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More Tight End Production: A Case for Derek Carrier

Tight ends are becoming increasingly important in the NFL. Can the Philadelphia Eagles capitalize on the phenomenon.

Howard Smith-USA TODAY Sports

By many accounts, young tight end Derek Carrier has not had a superb camp. Admittedly, it’s tough for the second year practice squadder to stand out and get the reps needed when James Casey, Brent Celek, Zach Ertz, and Clay Harbor are on the field ahead of you. But Derek, do not let that deter you. Against the Carolina Panthers, you made a great catch that made Brandon Lee Gowton swoon. Yes, there was a flag, but shake it off, big guy. Your position on the team is way more important than LeSean McCoy’s.

On the surface, this seems a ridiculous statement to make. It actually is. But it’s also meant to illustrate a point: tight ends matter. The tight end position is evolving, quickly. Tight ends used to be offensive linemen with sure hands. Then, after the freakish Tony Gonzalez entered the league (can you think of a better turning point?), that perception changed. Today, the tight end position is the most versatile in the NFL, responsible for blocking as well as an offensive tackle and running and catching as well as a wide receiver. And thanks to the New England Experiment, one of these tight end hybrids is not enough to have on the roster. Instead two or three are now necessary. But exactly how necessary? Is the tight end position really that important? Is Derek Carrier really that important?

Yes, I think so. I compiled statistics from 2009 to 2012 and used linear regression to see how, or if, tight end production correlates to the number of team wins over a season. For this purpose, I define tight end production uniquely, by multiplying together catches, yards, and touch downs (so six catches carry the same weight as one touchdown). The correlation is not strong, .139, but it is statistically significant.


The weak correlation is both expected and surprising at the same time. First, it’s expected because, quarterback aside, can we really expect any one position on the team to have such a large impact on wins over the length of a season? I don’t think so. Second, it’s surprising because .139 seems almost too high! We’re essentially saying that 14% of team wins can be attributed to tight end production.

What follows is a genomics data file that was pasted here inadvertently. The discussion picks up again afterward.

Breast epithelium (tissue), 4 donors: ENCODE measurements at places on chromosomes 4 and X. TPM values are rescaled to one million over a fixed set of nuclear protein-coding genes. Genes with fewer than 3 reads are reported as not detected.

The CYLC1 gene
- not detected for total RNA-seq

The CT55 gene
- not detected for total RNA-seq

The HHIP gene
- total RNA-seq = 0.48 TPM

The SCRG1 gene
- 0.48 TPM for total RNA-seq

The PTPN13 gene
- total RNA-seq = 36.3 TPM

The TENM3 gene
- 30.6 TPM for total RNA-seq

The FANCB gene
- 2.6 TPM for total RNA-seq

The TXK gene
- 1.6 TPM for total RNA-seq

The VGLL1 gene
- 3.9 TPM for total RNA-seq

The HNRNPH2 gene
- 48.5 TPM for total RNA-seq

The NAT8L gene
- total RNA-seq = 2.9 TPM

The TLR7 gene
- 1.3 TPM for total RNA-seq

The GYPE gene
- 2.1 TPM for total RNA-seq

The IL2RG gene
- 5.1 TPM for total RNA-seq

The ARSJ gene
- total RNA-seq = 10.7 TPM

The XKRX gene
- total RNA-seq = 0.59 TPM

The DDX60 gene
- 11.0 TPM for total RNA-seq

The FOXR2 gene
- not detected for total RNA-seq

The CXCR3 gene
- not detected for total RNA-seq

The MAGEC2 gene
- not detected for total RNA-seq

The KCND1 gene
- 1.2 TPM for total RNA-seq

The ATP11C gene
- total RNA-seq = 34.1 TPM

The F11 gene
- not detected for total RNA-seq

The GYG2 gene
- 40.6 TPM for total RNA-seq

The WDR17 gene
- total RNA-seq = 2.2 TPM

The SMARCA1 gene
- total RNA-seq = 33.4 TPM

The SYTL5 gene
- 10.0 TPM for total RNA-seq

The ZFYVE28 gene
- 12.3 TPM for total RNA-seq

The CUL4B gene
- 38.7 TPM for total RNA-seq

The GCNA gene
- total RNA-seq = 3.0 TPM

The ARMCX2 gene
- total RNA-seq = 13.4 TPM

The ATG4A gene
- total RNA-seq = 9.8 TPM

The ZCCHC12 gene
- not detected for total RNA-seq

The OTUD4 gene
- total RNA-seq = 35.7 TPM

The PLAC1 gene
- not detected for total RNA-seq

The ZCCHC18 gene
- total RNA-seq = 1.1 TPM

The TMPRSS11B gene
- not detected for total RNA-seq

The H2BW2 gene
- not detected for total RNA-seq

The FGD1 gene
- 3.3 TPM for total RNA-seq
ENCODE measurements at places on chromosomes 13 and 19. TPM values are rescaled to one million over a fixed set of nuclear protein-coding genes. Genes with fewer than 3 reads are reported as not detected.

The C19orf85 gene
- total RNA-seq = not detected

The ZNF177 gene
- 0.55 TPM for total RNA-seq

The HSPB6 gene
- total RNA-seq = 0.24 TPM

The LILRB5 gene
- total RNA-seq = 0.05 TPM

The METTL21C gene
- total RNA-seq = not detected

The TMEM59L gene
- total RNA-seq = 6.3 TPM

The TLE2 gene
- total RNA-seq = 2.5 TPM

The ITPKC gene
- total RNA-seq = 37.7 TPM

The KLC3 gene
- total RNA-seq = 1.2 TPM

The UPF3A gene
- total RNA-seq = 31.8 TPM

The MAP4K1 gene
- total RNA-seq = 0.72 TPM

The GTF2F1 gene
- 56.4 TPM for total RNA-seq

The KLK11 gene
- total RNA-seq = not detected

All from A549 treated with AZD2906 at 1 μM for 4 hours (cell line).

Primarily to see if I was losing my mind, I performed the same exercise with running back production. My thinking here was running back stats can become inflated due to teams running more when protecting a lead, so there should be a higher correlation for running back production (that is, winning may dictate RB production rather than the opposite). Yet, when comparing running back production to team wins, the correlation is much weaker than tight end production (.039) and not statistically significant. Events are simply too random.


Note how tight end production is skewed more left than running back production. Exceptional tight end production seems to benefit teams more than exceptional running back production.

This surprised me. To validate the finding that tight end production correlates to wins (more than running back production), I performed a logistic regression to see just how tight end production impacts team success on a game-by-game basis. It turns out, when teams have no production from their tight end, they historically have had a 48.75% chance of winning. When teams really maximize production from their tight end position, like the New England Patriots did in 2011, they increase their odds to 70%.


These results seem to indicate that the tight end position is indeed that important. Is it really more important than running back? Hard to say for sure. But given their new found affinity for tight ends, the Philadelphia Eagles find themselves in a unique situation. Due to Jeremy Maclin’s injury, TE Clay Harbor may see some time at wide receiver; new free agent signee James Casey can line up anywhere on the football field; and Zach Ertz is an unproven, albeit talented, rookie. If Chip Kelly truly relishes the tight end position, it’s possible that Carrier, a Division III standout with great hands and 4.4 speed, can play himself onto the roster. More likely, however, is that Kelly will keep four tight ends, and if the statistical trends hold true, those tight ends will have the opportunity to produce. Big time.

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